From left to right: Richard H. Driehaus, Dorothy Driehaus Mellin, Elizabeth Driehaus, and Chris Mellin
The Richard H. Driehaus Foundation, founded in 1983 and as a family foundation in 1992, benefits individuals and communities primarily by supporting the preservation and enhancement of the built and natural environments through historic preservation, encouragement of quality architectural and landscape design, and conserving open space. The Foundation also supports the performing and visual arts, investigative reporting and government accountability and makes grants to organizations that provide opportunities for working families who remain poor.
Richard H. Driehaus is a very successful investment advisor who started his own firm in the late 1970s. Believing that those who are successful are obligated to give back to society, he formed a foundation in 1983 that was closely tied to his business. Then, in 1992, he hired Sunny Fischer as the director of a family foundation separate and distinct from his corporate or private giving.
The first few years of the Driehaus family foundation were experimental, but clearly Richard Driehaus’ interest, and the board’s, was in the arts and in the built environment, especially preserving beautiful old buildings and encouraging classical design in contemporary architecture.
After restoring an 1886 Henry Ives Cobb mansion as his corporate headquarters, Richard Driehaus was honored for the work by the local preservation society, now called Landmarks Illinois. The Foundation soon became involved in funding Landmarks’ work to save notable buildings in Chicago and Illinois, realizing that protecting buildings from demolition preserves not only fine-looking places, but also the history of a city, the character of neighborhoods, and the pride in place for its residents.
The other issue areas were added over the years. And since 2003, the John D. and Catherine T. MacArthur Foundation has been generously funding the MacArthur Fund for Arts and Culture at The Richard H. Driehaus Foundation. This fund provides general operating support to Chicago-area arts and cultural organizations with annual budgets of approximately $500,000 or less. The Driehaus Foundation administers this grant program.
Sunny Fischer has been the executive director of The Richard H. Driehaus Foundation since 1992, full-time since 1999. Previously, she was executive director of The Sophia Fund, one of the first private women’s foundations in the country, and a co-founder of The Chicago Foundation for Women. She has consulted for numerous other foundations including The Chicago Community Trust. At The Joyce Foundation, she developed two funding programs: to raise immunization rates in Chicago’s neighborhoods and to help more immigrants through the naturalization process. From 1997-1999, she directed the City of Chicago/Cook County Welfare Reform Task Force. Currently, she serves as volunteer board chair of the Illinois Historic Preservation Agency.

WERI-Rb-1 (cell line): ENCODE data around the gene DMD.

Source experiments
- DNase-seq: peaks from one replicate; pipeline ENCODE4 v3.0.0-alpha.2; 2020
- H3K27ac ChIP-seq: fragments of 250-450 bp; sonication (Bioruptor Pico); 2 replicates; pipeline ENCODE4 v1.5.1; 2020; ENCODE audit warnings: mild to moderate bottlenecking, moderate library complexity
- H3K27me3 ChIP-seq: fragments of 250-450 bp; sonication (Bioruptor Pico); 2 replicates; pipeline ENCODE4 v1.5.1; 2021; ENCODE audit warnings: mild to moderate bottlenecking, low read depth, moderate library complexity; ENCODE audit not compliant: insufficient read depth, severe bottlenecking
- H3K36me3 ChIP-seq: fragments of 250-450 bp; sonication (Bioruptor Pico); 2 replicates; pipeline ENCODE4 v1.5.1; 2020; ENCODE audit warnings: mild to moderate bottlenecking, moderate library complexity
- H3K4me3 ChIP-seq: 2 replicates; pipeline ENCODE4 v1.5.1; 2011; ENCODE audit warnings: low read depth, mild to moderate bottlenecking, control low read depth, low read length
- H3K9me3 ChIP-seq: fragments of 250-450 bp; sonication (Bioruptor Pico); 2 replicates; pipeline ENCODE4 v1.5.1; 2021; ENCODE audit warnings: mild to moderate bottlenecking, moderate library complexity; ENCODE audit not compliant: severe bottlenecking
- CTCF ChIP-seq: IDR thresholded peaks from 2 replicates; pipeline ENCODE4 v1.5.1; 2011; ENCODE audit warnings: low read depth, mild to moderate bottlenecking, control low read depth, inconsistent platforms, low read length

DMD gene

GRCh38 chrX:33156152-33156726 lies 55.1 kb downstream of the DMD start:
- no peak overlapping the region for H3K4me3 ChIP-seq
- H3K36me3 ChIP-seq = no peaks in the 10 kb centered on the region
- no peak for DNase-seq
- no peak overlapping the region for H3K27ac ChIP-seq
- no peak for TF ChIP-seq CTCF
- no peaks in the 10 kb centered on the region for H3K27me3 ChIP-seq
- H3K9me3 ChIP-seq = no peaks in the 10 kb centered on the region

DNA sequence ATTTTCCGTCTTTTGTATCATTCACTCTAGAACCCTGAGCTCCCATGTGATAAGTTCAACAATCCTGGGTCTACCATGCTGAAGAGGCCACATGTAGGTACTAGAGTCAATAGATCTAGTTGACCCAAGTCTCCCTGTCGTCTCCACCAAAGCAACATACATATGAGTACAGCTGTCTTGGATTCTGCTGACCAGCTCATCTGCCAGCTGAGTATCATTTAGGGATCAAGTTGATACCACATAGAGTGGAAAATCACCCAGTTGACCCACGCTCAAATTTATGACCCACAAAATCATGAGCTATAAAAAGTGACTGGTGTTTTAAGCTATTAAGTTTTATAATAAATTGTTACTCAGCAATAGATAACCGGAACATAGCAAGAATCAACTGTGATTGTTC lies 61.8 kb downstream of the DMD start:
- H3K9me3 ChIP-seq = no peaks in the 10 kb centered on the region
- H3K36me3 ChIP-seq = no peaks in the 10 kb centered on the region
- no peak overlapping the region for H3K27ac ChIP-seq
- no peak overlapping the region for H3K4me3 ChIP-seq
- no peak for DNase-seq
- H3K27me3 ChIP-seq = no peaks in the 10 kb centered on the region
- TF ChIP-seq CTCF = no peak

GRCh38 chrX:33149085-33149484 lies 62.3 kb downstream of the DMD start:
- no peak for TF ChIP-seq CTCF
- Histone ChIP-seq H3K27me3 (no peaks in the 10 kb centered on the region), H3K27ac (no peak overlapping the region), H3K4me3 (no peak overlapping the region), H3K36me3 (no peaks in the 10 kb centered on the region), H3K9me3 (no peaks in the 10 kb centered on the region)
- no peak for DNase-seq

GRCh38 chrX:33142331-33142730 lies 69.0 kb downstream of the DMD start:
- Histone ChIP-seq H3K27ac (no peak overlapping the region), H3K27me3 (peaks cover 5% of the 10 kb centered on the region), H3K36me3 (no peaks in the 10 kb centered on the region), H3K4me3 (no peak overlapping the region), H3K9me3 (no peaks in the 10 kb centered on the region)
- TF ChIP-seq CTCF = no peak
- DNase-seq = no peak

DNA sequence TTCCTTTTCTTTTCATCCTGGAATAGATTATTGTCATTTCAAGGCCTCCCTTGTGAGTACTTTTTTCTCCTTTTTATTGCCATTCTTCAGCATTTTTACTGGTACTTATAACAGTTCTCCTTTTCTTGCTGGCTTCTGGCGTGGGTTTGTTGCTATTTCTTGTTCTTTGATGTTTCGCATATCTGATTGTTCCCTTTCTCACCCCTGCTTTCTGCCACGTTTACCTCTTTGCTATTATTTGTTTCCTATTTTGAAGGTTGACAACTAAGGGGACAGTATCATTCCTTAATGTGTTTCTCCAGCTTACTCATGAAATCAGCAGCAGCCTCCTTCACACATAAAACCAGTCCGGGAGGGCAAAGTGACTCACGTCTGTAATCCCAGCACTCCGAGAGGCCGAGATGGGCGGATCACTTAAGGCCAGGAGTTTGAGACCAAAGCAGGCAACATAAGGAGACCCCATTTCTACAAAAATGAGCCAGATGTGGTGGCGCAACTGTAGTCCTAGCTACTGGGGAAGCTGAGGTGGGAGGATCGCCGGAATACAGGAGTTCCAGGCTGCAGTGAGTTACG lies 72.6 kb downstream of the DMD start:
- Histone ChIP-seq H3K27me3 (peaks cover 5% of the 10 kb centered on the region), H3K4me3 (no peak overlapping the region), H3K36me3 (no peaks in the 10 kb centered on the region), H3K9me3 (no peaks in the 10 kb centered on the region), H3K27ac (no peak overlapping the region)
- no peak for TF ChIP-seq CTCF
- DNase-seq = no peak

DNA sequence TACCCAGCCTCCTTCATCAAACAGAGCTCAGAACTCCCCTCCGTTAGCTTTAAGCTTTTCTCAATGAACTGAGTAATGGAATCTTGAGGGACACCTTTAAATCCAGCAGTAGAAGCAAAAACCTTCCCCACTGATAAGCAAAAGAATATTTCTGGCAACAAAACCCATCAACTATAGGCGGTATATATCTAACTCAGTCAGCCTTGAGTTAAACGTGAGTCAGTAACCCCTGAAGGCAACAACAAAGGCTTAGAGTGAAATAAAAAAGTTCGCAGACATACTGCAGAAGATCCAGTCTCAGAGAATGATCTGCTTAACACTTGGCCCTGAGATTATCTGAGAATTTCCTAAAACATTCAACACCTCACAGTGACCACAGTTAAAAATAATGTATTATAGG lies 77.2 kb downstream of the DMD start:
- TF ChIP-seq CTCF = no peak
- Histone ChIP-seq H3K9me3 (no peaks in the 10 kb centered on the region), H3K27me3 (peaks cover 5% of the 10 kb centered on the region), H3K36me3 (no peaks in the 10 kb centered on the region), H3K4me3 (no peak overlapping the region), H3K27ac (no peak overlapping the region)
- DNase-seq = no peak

Numerous organizations have honored her for her work in philanthropy, anti-violence activism, and anti-poverty efforts, including the Association of Fundraising Professionals (Professional Grantor Award), the Women’s Funding Network, and the National Committee for Responsive Philanthropy, which gave her its “Point of Lightning” award. She also received the Perlman Humanitarian Award from Jewish Women International, the “Champion of the Public Interest” award from Business and Professional People for the Public Interest, and Keeper of the Vision award from the National Public Housing Museum. Recently, she was the subject of the “Remarkable Woman” column in the July 8, 2012 edition of the Chicago Tribune.
Born in New York City, Sunny received her B.A. in English from Hunter College of the City University of New York. Her Masters degree is from the University of Chicago’s School of Social Services Administration. Among her volunteer commitments are serving on the Boards of the National Public Housing Museum, the national Futures Without Violence and the Sargent Shriver National Center on Poverty Law. She also serves on the Visiting Committee for the University of Chicago’s School of Social Service Administration and Columbia College’s Institute for the Study of Women and Gender in Arts and Media. She is married to Dr. Paul Fischer, an emeritus professor of Political Science. They have two children, Max, a lawyer, and Nina, a social policy researcher, and three grandchildren.
Sunny bids a fond farewell as she completes her tenure at the Richard H. Driehaus Foundation effective January 2, 2014.
Newly Appointed Executive Director
Kim Coventry is the newly appointed Executive Director of the Richard H. Driehaus Foundation. She is currently working with Executive Director Sunny Fischer on the transition and will assume the post on January 2, 2014. A native of Northern California, she received a BA in Art History from the University of Redlands, and an MA in Art History (with a focus on ancient art) and Museum Studies from the University of Southern California. After moving to Chicago in 1986, Kim worked in museum administration at the Oriental Institute Museum at the University of Chicago. She later worked in the university’s department of rare books and manuscripts, where she oversaw exhibitions and conservation.